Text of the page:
Bookstores have always been one of my favorite places. Even when I’m pressed for time, or just dashing in for a card, I can’t resist the lure of the bookshelves…checking to see if by chance, one of my favorite authors might just have a new jewel out… Because once I find an author I love, I’m hooked.
As a kid, I inhaled stories by Carolyn Keene, Enid Blyton and other fun mystery writers…advanced to every Beany Malone or Katie Rose book I could find by Lenora Mattingly Weber…and fell in love with the classics like Dickens, The Brontes, Harper Lee and more. In every case, the characters became so real to me that I’d continue to imagine their lives long after the last word on the last page. Like long lost friends, I still return to some childhood favorites…writers who inspired my own dreams of finding a way with words and forever charm me with their timeless wordglow.
These days it’s the novelists who weave a poetic richness into their stories who keep me coming back for more. Rosamunde Pilcher. Linda Nichols. Ann Tatlock. Elizabeth Musser. And when I come across characters so real that I find myself thinking of them when I’ve put the book down…wanting their stories to go on and on…well, those are treasures rare.
Book in Review: While We’re Far Apart, by Lynn Austin Lynn Austin book photo*********************************
Sometimes a writer leaves you smoothing away tears at each chapter, simply in awe at the beauty of the story. Lynn Austin, with her While We’re Far Apart, is one of those.
As an historical novelist, Austin sweeps you into places of another time, taking her reader into the hearts of her characters so deftly, they become your people. Friends you might have known growing up and called aunt or uncle simply because they shared intimate life with yours, even as family. The people of her latest novel could have been any one of the friends my mom knew in her 1940’s childhood. They are like so many of those I remember around our dinner table in the 60’s too. A tender, heartwarming story of hope against all odds, this book simply shines.
Set in 1943 Brooklyn, While We’re Far Apart opens upon four such characters: Esther, 12, and her little brother Peter, who have recently lost their mother to a tragic accident and are about to lose their grieving father to WWII enlistment; their resented guardian-to-be, Penny, a sheltered and lonely young woman raised to be afraid of her own shadow but longing for the genuine love of family; and Jacob, their elderly landlord, self-isolated and bitterly grieving the death of his own wife, the uncertainty of his son’s safety in Nazi-occupied Hungary, and his growing anger at – but longing for – the God he no longer understands. Their story begins out of heartache…then lifts to enduring hope, word by light-filled word.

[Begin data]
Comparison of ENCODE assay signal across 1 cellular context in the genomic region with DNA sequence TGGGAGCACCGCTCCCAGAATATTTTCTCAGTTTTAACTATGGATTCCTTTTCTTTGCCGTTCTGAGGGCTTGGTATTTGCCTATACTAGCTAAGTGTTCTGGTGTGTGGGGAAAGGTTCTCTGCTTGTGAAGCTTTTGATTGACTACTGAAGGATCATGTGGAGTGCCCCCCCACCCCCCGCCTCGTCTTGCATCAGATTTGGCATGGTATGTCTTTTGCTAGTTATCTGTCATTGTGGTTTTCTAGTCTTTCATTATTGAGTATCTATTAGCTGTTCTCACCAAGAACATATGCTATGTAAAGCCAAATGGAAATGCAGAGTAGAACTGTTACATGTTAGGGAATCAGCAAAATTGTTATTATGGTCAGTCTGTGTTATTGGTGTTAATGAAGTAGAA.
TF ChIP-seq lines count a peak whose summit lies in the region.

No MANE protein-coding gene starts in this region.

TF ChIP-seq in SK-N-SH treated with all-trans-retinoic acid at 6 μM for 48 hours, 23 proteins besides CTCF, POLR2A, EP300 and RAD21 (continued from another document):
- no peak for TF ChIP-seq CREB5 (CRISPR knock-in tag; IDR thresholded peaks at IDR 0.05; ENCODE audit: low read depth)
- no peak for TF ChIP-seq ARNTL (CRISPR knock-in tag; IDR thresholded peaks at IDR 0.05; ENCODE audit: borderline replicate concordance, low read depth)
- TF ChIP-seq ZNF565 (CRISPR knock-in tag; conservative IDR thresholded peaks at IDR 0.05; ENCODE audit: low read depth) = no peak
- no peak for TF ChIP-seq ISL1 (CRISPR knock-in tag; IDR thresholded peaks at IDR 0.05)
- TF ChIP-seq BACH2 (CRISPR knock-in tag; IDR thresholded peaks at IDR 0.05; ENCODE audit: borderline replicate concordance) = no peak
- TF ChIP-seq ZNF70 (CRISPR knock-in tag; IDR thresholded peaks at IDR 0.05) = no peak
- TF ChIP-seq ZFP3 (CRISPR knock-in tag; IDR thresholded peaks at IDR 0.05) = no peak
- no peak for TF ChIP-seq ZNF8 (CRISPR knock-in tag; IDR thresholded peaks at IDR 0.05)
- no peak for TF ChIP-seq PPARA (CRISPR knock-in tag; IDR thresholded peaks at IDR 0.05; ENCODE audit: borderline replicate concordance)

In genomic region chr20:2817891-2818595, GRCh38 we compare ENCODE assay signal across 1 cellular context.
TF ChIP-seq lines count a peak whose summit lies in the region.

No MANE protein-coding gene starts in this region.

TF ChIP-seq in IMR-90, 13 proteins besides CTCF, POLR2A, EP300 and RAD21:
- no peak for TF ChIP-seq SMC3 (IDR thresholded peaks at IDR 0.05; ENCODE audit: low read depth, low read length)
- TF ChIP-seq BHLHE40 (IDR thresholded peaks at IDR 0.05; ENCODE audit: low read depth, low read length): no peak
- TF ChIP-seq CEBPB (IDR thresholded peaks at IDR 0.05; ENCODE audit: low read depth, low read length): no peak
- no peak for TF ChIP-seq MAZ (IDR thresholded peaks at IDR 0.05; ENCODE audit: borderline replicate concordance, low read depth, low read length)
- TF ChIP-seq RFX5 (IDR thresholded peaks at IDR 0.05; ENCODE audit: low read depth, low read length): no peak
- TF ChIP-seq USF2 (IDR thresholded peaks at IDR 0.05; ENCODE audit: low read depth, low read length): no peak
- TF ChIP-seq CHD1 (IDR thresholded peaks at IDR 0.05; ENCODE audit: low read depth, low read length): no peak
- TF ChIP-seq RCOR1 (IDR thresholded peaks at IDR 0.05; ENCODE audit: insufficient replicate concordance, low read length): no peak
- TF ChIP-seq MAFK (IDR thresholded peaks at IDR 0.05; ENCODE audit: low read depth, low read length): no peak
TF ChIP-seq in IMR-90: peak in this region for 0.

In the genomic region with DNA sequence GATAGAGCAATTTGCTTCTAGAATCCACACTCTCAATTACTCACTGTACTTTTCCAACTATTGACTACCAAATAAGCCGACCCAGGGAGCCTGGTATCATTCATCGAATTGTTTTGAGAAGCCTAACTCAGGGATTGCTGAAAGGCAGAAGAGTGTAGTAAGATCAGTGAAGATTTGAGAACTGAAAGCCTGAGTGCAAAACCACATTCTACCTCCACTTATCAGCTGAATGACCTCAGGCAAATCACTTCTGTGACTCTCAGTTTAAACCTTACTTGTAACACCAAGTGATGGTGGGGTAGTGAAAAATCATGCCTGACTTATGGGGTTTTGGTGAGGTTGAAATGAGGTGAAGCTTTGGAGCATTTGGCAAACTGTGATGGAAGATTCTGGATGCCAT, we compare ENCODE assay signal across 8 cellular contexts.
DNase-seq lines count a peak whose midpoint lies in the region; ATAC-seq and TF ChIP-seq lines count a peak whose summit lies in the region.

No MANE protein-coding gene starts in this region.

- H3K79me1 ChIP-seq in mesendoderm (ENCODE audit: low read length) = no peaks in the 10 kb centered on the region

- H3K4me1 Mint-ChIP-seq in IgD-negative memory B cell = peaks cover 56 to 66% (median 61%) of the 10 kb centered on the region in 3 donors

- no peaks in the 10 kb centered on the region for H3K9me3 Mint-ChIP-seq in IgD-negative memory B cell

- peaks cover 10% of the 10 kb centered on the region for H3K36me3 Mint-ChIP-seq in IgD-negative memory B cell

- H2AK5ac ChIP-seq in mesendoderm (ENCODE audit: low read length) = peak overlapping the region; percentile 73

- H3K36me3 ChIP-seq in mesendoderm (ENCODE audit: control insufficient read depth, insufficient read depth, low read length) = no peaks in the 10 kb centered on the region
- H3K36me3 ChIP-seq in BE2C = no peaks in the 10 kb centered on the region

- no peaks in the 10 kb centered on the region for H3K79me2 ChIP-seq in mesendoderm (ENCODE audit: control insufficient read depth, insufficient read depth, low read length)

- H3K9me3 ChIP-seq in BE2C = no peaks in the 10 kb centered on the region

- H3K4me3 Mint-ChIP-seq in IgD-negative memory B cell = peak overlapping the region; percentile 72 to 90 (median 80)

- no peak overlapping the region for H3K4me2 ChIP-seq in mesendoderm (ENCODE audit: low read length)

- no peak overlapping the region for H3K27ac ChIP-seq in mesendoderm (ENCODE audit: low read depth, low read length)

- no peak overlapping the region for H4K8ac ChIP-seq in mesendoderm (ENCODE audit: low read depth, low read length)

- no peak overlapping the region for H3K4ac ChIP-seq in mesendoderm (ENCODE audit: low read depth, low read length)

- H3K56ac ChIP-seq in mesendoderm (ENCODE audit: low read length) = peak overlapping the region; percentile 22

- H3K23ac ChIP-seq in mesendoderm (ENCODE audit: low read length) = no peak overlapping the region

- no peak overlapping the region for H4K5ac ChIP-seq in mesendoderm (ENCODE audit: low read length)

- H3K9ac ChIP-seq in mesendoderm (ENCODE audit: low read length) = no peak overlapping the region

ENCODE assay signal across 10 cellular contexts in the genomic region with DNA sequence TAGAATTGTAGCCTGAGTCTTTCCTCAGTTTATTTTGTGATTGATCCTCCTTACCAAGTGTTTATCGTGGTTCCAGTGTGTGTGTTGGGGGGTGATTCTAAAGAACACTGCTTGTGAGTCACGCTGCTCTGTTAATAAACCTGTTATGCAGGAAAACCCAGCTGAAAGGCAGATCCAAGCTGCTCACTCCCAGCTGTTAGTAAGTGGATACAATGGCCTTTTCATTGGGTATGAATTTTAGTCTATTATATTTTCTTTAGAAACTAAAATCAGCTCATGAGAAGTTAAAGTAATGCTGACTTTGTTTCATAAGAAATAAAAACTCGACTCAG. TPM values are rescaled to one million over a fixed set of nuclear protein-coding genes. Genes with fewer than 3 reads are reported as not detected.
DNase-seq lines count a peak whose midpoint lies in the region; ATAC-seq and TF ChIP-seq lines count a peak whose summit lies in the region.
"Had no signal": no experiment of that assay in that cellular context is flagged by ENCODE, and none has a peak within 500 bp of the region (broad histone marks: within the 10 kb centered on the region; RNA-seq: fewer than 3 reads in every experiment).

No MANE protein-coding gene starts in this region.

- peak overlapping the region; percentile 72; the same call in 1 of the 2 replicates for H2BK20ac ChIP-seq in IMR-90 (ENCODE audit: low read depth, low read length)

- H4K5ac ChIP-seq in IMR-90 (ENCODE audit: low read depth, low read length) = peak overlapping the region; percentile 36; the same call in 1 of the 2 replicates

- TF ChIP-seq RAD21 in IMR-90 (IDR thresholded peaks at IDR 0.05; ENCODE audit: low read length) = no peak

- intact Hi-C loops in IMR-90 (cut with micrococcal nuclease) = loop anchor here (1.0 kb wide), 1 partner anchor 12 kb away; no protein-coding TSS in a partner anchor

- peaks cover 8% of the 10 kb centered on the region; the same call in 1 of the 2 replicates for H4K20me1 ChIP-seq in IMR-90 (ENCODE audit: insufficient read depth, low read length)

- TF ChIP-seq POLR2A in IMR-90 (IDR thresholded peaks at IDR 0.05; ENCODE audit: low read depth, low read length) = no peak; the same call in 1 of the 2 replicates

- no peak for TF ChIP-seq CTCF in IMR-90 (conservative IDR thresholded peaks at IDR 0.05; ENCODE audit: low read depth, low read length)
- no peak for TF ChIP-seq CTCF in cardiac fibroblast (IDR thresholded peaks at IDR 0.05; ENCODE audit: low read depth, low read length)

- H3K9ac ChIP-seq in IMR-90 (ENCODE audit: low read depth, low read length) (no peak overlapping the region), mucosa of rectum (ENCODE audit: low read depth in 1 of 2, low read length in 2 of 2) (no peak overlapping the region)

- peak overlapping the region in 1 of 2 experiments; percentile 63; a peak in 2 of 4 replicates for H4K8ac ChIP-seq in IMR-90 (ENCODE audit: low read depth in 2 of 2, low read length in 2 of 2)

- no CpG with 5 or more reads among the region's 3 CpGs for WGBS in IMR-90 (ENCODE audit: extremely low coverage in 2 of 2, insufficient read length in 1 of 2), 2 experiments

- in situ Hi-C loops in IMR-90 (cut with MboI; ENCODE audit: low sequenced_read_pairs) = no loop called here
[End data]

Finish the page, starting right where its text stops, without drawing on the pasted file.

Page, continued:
From the first scene, I found myself engrossed in these characters and their lives, longing for Esther and Peter to see the love reaching out to them, misting up at the pain Jacob suffers and his struggle for faith, encouraging Penny to reach out and grow, urging them all to solve mysteries holding them back, understanding their doubts and cheering them on to hope. In one way or another, I could identify with each of their dreams and the healing touch of music in their lives. Austin has drawn them more than true-to-life and used history to paint authenticity into each scene.
Thrown together at a time not so unlike ours, the children, Penny and Jacob discover the hope-giving thought that God may just be moving “behind the scenes’ in ways they cannot see… As the reader in 2010, we now know some of those ways, such as the many good people who helped to save hundreds and thousands of near-Holocaust victims. But to those living here in 1940′s America, hearing limited reports on radio, they could only hope and pray. In a pivotal and moving scene, Austin’s characters begin to see how, like Esther in the Bible, God may have brought them together for such a time as this. And it makes all the difference.
Austin deftly explores each character with honesty and truth, lighting candles of hope in all their hearts (as well as the reader’s). Along the way, she weaves in side characters to infuse color, a touch of romance, mystery and warmth, and deeply moves us when including the true story of Raoul Wallenberg, a 32 year-old Swedish businessman who is thought to have saved as many as 100,000 Budapest Jews from the Nazis.
Although I could predict a few of the outcomes, I found myself looking forward to the time when the characters themselves would see. And rejoicing with them when they did.
From chapter to chapter, I didn’t want their story lives to end. Reluctantly closing the book, I find they stay in my mind, like people I know and care about, and I can’t help thinking…I wish for a sequel. This book is certain to be a classic in my personal library… one to read and cherish again.
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